By gaining a greater understanding of our coworkers and building a healthy rapport, we can meet them halfway and learn not to take things personally.
📝 Read our guide on Personalities in the Workplace - Introverts vs. Extroverts.
Have Empathy For Others
You have no idea what’s going on in someone else’s personal life.
One of your coworkers may be in a rush because they’re going to see a close family member in the hospital. Or maybe they were short with you because they were up all night cleaning the skunk smell off of their children and dog.
You don’t know the full story behind someone’s reactions. Show empathy towards the people you work with, even (and especially) if they respond harshly to something you say. Be patient and give them space. If you stay calm and don’t react emotionally, they may come back to you the next day or the next week and apologize for their behavior. And if not, well, their actions are not within your circle of control, so why waste your time and energy worrying about it?
This isn’t to say that someone’s difficult personal life gives them carte blanche to treat others with disrespect, but giving a reactionary response back does no one any good. Don’t make a bad situation worse by reacting emotionally in the moment out of a sense of pride or hurt feelings. Other people’s actions don’t excuse your own rude behavior—you get to decide how you react to things.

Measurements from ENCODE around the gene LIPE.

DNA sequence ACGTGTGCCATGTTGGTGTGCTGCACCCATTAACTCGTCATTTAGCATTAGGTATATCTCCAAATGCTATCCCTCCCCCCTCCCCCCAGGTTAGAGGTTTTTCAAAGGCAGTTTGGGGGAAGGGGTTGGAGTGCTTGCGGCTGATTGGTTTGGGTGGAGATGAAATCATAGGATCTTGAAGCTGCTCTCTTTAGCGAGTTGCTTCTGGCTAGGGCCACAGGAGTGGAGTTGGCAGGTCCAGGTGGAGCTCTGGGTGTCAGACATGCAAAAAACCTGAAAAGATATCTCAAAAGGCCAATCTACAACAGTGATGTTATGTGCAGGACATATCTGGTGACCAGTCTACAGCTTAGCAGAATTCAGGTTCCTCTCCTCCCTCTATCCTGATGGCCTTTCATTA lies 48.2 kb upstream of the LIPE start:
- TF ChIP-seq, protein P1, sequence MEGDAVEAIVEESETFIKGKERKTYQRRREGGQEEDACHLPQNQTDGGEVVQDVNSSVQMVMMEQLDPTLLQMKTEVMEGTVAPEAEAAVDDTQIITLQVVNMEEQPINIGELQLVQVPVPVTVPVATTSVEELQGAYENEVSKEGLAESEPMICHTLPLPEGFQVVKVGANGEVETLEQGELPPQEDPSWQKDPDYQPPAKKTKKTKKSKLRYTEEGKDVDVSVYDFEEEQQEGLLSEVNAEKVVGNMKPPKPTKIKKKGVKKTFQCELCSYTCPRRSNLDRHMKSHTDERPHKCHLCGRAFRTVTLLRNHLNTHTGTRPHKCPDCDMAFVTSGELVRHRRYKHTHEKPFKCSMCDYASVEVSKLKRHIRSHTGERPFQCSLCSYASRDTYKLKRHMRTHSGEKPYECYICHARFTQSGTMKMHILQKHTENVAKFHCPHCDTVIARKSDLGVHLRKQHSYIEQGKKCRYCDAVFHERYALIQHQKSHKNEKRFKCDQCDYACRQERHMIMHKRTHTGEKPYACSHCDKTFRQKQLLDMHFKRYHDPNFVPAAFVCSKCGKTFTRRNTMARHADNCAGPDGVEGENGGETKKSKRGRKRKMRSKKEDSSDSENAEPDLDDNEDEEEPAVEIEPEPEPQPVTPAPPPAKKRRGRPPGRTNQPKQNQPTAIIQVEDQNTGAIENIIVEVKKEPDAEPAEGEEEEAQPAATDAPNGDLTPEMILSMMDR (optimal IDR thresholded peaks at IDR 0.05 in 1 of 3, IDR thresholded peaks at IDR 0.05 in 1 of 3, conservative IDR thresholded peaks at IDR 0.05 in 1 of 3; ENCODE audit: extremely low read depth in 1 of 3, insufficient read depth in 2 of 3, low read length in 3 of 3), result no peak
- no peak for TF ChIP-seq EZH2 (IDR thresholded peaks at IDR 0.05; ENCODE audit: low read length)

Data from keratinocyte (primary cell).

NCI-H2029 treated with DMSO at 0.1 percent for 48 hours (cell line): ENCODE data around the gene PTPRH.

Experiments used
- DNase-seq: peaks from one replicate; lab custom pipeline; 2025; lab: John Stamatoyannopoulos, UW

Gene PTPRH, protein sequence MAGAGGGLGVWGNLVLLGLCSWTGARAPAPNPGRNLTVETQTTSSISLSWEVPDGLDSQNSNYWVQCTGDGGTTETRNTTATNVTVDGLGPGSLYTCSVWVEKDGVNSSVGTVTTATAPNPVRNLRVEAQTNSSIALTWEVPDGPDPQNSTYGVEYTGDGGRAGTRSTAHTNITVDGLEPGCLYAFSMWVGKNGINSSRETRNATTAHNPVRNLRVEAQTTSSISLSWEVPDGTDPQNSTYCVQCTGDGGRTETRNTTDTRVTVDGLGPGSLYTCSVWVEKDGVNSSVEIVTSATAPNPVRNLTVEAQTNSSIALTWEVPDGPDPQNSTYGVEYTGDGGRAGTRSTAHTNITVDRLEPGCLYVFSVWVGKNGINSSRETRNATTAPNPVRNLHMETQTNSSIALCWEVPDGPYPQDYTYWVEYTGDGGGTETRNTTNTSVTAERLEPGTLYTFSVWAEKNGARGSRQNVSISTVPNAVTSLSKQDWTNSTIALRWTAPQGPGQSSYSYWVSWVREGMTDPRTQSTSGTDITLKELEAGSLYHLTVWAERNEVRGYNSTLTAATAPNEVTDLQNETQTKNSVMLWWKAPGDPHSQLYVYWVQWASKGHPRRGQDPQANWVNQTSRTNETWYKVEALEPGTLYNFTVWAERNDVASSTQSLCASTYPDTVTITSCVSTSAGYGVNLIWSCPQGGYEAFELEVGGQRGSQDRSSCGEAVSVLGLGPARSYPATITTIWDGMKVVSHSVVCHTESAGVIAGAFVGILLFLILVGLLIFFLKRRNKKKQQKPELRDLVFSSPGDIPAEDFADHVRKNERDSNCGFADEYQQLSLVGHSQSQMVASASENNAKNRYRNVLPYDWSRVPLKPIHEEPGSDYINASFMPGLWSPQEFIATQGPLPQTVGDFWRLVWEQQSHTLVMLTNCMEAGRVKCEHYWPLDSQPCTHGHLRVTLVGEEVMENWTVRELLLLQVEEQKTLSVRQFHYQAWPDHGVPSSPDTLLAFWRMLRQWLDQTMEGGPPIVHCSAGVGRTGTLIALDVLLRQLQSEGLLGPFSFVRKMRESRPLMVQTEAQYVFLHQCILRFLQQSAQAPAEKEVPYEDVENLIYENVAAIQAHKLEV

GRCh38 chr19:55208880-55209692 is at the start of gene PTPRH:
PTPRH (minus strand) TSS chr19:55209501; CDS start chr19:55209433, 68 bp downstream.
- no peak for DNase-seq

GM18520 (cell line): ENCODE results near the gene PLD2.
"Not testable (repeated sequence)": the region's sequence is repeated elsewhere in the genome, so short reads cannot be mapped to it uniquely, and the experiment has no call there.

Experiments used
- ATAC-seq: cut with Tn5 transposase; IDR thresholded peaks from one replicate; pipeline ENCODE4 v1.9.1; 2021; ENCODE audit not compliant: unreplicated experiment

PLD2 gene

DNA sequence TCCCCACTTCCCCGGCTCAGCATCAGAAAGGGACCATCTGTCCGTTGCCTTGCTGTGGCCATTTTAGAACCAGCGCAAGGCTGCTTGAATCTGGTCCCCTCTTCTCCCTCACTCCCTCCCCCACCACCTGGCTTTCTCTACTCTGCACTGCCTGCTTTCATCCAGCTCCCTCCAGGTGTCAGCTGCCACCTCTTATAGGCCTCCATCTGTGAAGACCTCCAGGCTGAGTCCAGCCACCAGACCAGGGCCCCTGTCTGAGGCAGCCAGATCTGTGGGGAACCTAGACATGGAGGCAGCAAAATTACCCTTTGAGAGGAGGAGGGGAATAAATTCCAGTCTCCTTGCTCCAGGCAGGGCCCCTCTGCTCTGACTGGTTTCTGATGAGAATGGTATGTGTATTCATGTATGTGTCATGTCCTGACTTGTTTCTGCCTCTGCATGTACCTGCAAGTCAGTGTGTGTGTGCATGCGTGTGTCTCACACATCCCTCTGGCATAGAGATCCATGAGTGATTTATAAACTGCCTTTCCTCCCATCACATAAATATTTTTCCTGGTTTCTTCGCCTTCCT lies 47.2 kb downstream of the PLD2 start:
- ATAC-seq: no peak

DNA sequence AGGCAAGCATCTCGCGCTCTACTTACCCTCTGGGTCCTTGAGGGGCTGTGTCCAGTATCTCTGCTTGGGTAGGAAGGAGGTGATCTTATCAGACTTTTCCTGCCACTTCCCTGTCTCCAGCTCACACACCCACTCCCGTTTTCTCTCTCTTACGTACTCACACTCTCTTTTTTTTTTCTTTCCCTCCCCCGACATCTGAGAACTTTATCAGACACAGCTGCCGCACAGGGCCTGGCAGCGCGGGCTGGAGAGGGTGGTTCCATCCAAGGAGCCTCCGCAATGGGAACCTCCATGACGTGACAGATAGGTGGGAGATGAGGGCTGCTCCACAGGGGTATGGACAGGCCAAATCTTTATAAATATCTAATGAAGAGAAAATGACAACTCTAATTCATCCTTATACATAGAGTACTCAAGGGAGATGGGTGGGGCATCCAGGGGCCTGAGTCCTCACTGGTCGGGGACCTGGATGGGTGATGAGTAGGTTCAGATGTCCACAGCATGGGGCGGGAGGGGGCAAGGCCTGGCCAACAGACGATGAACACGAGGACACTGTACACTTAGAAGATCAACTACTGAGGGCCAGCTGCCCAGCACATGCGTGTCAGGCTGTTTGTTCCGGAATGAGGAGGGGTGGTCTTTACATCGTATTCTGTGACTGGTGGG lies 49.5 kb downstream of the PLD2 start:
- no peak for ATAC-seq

Be proactive about your choices and behavior, and have empathy for people who let their emotions get the better of them. After all, it happens to the best of us—even Larry! 🐶
More From Blue Summit Supplies
💡 Learn how to be less emotionally reactive by honing your emotional intelligence: At-Work Emotional Intelligence Examples and Advice.
💡 Use our tips for making office friends and learn more about what to do about tension at work: How to Make Office Friends and Get Along with Coworkers.